Nujood Ali (نجود علي) (born 1998) is a central figure in Yemen's movement against forced marriage and child marriage. At the age of ten, she obtained a divorce, breaking with the tribal tradition. In November 2008, U.S. women's magazine Glamour designated Nujood Ali and her lawyer Shada Nasser as Women of the Year. Ali's courage was praised by prominent women including Hillary Clinton and Condoleezza Rice.
Nujood Ali was nine when her parents arranged a marriage to Faez Ali Thamer, a man in his thirties. Regularly beaten by her in-laws and raped by her husband, Ali escaped on April 2, 2008, two months after the wedding. On the advice of her father's second wife, she went directly to court to seek a divorce. After waiting for half a day, she was noticed by a judge, Mohammed al-għadha, who took it upon himself to give her temporary refuge, and had both her father and husband taken into custody.
Shada Nasser agreed to defend Ali. For the lawyer, it was the continuation of a struggle begun with the installation of her practice in Sana'a, which she opened in the 1990s as the first Yemeni law office headed by a woman. She built her clientele by offering services to female prisoners.
Yemeni law allows girls of any age to wed, but it forbids sex with them until an indefinite time when they are considered "suitable for sexual intercourse." In court, Nasser argued that Ali’s marriage violated the law, since she was raped. Ali rejected the judge's proposal of resuming living with her husband after a break of three to five years. On April 15, 2008, the court granted her a divorce.
After the trial, Ali rejoined her family in a suburb of Sana'a. She returned to school in the fall of 2008 with plans to become a lawyer. Ali's memoirs were published in 2009, and royalties from international sales of the book were intended to pay for her schooling; but she did not attend school regularly. Because of negative world press coverage about Yemen resulting from the case, Ali's passport was confiscated in March 2009 and she was prevented from attending the ceremonies for the Women's World Award in Vienna, Austria. Media reports also questioned whether proceeds from the book were in fact coming to the family.
In 2010, Ali's family was living in a new two-story residence bought with the help of her French publisher and running a grocery store on the ground floor of the building. At this time, Ali and her younger sister were attending private school full-time. Because the publishers were not able to pay Ali directly under Yemeni law, they agreed to give $1000 a month to her father until she was 18 to provide for her and her education.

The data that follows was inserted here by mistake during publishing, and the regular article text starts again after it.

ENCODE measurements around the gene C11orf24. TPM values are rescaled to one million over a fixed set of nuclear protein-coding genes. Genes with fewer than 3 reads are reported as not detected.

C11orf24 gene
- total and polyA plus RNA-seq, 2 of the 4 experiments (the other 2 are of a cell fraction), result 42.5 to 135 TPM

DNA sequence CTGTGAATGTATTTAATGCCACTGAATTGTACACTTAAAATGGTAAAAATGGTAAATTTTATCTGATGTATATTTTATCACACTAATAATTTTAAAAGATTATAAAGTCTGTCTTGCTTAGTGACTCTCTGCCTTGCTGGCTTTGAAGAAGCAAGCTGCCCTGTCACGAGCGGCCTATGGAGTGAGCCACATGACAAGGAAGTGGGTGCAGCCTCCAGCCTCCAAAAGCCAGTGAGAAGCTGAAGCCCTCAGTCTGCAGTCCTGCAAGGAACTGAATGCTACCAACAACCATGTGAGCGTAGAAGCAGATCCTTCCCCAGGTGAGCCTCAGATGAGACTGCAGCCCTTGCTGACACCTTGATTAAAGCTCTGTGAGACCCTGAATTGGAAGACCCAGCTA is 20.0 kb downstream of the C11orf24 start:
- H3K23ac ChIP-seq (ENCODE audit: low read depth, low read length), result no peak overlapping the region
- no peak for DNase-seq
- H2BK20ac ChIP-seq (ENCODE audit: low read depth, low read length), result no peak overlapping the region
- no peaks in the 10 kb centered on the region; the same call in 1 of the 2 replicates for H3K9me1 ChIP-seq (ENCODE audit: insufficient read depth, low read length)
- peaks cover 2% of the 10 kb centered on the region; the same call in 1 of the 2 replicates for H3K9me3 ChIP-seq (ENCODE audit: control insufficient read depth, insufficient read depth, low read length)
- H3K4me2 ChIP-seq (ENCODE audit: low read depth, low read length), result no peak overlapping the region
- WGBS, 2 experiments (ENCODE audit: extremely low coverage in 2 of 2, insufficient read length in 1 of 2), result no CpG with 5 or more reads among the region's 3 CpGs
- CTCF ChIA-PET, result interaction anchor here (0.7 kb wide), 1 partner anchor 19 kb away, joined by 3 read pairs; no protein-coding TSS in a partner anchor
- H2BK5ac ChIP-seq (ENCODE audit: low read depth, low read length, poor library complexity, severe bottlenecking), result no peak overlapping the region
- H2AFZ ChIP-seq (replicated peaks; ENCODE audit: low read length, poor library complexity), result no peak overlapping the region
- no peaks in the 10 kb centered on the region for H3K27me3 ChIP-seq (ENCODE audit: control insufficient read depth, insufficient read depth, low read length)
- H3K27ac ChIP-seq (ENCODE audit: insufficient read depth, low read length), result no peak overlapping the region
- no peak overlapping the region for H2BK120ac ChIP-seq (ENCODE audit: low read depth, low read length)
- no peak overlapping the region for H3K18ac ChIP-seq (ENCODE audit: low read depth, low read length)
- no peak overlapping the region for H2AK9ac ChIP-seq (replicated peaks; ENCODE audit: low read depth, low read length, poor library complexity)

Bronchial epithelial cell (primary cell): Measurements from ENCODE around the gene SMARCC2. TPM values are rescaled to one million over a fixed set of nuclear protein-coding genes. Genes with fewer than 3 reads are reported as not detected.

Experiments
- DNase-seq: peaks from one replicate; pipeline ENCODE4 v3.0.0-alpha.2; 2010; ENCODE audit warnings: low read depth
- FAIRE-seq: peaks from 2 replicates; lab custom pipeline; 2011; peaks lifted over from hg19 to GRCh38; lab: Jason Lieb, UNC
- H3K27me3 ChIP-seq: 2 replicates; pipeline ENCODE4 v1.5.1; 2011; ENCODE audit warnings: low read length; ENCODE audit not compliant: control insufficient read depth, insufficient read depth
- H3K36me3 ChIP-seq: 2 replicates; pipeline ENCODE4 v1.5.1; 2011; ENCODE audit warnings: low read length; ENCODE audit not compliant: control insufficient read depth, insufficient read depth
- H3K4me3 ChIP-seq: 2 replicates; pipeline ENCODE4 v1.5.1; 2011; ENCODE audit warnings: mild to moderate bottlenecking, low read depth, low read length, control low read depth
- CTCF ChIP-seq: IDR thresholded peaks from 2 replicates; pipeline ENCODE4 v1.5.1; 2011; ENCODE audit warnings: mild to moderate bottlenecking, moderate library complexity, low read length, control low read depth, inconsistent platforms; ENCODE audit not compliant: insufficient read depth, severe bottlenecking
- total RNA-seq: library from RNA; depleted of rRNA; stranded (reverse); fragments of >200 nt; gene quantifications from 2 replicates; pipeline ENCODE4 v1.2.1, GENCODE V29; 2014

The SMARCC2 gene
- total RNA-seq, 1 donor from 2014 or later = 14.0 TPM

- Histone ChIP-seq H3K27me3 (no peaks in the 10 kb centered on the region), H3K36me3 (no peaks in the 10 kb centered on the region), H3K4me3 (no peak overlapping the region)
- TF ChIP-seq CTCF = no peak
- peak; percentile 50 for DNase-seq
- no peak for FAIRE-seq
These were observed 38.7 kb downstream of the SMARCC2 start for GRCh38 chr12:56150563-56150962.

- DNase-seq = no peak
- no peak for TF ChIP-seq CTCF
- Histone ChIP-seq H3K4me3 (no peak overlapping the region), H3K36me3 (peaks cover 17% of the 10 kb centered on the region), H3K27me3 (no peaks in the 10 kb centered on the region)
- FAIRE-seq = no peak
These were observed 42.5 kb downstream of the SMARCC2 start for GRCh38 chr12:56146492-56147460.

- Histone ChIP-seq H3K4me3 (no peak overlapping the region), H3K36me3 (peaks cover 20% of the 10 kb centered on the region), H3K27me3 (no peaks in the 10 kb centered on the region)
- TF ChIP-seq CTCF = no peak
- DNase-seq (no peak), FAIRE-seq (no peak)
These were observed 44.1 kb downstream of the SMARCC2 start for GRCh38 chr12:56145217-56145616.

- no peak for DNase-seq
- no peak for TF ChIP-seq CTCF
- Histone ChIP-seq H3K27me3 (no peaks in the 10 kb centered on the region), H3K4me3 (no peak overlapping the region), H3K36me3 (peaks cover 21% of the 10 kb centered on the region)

The English-language version of the memoir was published in March, 2010. Introducing the work, New York Times op-ed columnist Nicholas Kristof praised the work done to raise awareness regarding such societal problems as terrorism, associated with polygamy and child marriage, saying, "little girls like Nujood may prove more effective than missiles at defeating terrorists." Indeed, publicity surrounding Ali's case is said to have inspired efforts to annul other child marriages, including that of an eight-year-old Saudi girl who was allowed to divorce a middle-aged man in 2009, after her father had forced her to marry him the year before in exchange for about $13,000.
In 2013 Ali reported to the media that her father had forced her out of their home, and has withheld most of the money paid by the publishers. Her father has also arranged a marriage for her younger sister, Haifa. He used the money earmarked for Ali's education to buy two new wives for himself, and, according to haaretz.com, sold Haifa into marriage with a much older man. Ali's ex-husband only pays her $30 a month alimony.
As of June 2015, Ali, now sixteen, has unofficially changed her name from Nujood, which means "hidden," to Nojoom, which means "stars in the sky."
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Nujood Ali clams father has used proceeds from her book deal to marry and has arranged wedding for her younger sister
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- On Child Brides and Other Syrian Horrors
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- Untold Stories: Wedlocked Pt 2